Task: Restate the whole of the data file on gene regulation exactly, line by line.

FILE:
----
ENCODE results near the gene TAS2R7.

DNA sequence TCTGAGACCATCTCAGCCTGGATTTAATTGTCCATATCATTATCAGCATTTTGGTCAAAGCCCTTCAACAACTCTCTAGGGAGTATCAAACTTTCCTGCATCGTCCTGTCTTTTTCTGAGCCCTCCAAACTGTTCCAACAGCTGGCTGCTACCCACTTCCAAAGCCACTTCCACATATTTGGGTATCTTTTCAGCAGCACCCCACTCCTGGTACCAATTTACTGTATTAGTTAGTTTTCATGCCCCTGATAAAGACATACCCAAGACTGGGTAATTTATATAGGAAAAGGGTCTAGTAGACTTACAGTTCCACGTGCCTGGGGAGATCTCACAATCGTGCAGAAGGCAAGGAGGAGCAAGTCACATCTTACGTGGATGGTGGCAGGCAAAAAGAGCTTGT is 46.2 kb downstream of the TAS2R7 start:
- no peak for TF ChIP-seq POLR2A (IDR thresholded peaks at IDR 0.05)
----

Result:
ENCODE results near the gene TAS2R7.

DNA sequence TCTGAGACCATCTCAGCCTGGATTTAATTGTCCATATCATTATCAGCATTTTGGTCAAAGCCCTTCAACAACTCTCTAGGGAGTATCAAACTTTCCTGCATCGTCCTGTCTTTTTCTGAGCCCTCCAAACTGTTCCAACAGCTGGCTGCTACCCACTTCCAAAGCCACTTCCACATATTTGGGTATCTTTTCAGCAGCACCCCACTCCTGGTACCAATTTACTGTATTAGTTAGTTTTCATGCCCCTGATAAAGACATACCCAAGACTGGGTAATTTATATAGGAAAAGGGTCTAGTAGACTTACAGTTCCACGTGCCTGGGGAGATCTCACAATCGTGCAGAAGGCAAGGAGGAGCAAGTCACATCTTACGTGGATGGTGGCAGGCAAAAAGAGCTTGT is 46.2 kb downstream of the TAS2R7 start:
- no peak for TF ChIP-seq POLR2A (IDR thresholded peaks at IDR 0.05)